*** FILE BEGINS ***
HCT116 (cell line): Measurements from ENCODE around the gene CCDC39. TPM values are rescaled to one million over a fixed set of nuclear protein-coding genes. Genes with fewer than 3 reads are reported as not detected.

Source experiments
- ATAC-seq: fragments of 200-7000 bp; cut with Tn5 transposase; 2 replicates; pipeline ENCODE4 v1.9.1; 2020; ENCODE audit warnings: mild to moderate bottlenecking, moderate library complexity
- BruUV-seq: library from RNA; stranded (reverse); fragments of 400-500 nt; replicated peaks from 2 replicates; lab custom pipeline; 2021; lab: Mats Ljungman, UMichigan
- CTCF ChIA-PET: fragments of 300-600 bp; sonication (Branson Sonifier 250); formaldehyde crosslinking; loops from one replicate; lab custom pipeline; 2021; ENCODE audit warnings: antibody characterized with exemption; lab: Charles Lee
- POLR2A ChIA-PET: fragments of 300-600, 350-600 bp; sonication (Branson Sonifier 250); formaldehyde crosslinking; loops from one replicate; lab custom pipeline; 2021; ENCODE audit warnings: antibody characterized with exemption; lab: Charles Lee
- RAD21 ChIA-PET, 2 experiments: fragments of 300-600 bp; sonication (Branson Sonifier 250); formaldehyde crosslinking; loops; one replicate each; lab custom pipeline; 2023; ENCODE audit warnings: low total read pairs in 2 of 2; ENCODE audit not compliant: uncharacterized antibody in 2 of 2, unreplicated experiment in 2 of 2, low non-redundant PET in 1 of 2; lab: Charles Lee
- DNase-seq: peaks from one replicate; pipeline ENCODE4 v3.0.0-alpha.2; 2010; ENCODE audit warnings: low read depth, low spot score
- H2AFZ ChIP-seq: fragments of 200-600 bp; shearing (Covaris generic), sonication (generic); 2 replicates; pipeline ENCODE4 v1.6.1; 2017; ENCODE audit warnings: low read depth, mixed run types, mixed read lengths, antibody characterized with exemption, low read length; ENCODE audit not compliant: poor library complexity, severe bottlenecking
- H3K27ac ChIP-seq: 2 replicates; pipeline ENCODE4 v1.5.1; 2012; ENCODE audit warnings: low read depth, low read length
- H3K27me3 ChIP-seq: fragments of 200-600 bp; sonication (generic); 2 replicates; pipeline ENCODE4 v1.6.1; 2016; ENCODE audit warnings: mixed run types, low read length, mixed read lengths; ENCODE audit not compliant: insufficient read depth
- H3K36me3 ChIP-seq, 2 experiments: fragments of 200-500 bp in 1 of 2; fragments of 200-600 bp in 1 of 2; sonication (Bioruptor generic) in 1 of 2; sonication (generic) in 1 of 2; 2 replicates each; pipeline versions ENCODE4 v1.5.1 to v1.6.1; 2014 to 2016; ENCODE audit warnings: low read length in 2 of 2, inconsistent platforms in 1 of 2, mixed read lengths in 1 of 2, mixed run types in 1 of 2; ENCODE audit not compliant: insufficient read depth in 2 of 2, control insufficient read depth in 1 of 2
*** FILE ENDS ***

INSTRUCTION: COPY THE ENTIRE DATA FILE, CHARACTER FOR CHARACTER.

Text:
HCT116 (cell line): Measurements from ENCODE around the gene CCDC39. TPM values are rescaled to one million over a fixed set of nuclear protein-coding genes. Genes with fewer than 3 reads are reported as not detected.

Source experiments
- ATAC-seq: fragments of 200-7000 bp; cut with Tn5 transposase; 2 replicates; pipeline ENCODE4 v1.9.1; 2020; ENCODE audit warnings: mild to moderate bottlenecking, moderate library complexity
- BruUV-seq: library from RNA; stranded (reverse); fragments of 400-500 nt; replicated peaks from 2 replicates; lab custom pipeline; 2021; lab: Mats Ljungman, UMichigan
- CTCF ChIA-PET: fragments of 300-600 bp; sonication (Branson Sonifier 250); formaldehyde crosslinking; loops from one replicate; lab custom pipeline; 2021; ENCODE audit warnings: antibody characterized with exemption; lab: Charles Lee
- POLR2A ChIA-PET: fragments of 300-600, 350-600 bp; sonication (Branson Sonifier 250); formaldehyde crosslinking; loops from one replicate; lab custom pipeline; 2021; ENCODE audit warnings: antibody characterized with exemption; lab: Charles Lee
- RAD21 ChIA-PET, 2 experiments: fragments of 300-600 bp; sonication (Branson Sonifier 250); formaldehyde crosslinking; loops; one replicate each; lab custom pipeline; 2023; ENCODE audit warnings: low total read pairs in 2 of 2; ENCODE audit not compliant: uncharacterized antibody in 2 of 2, unreplicated experiment in 2 of 2, low non-redundant PET in 1 of 2; lab: Charles Lee
- DNase-seq: peaks from one replicate; pipeline ENCODE4 v3.0.0-alpha.2; 2010; ENCODE audit warnings: low read depth, low spot score
- H2AFZ ChIP-seq: fragments of 200-600 bp; shearing (Covaris generic), sonication (generic); 2 replicates; pipeline ENCODE4 v1.6.1; 2017; ENCODE audit warnings: low read depth, mixed run types, mixed read lengths, antibody characterized with exemption, low read length; ENCODE audit not compliant: poor library complexity, severe bottlenecking
- H3K27ac ChIP-seq: 2 replicates; pipeline ENCODE4 v1.5.1; 2012; ENCODE audit warnings: low read depth, low read length
- H3K27me3 ChIP-seq: fragments of 200-600 bp; sonication (generic); 2 replicates; pipeline ENCODE4 v1.6.1; 2016; ENCODE audit warnings: mixed run types, low read length, mixed read lengths; ENCODE audit not compliant: insufficient read depth
- H3K36me3 ChIP-seq, 2 experiments: fragments of 200-500 bp in 1 of 2; fragments of 200-600 bp in 1 of 2; sonication (Bioruptor generic) in 1 of 2; sonication (generic) in 1 of 2; 2 replicates each; pipeline versions ENCODE4 v1.5.1 to v1.6.1; 2014 to 2016; ENCODE audit warnings: low read length in 2 of 2, inconsistent platforms in 1 of 2, mixed read lengths in 1 of 2, mixed run types in 1 of 2; ENCODE audit not compliant: insufficient read depth in 2 of 2, control insufficient read depth in 1 of 2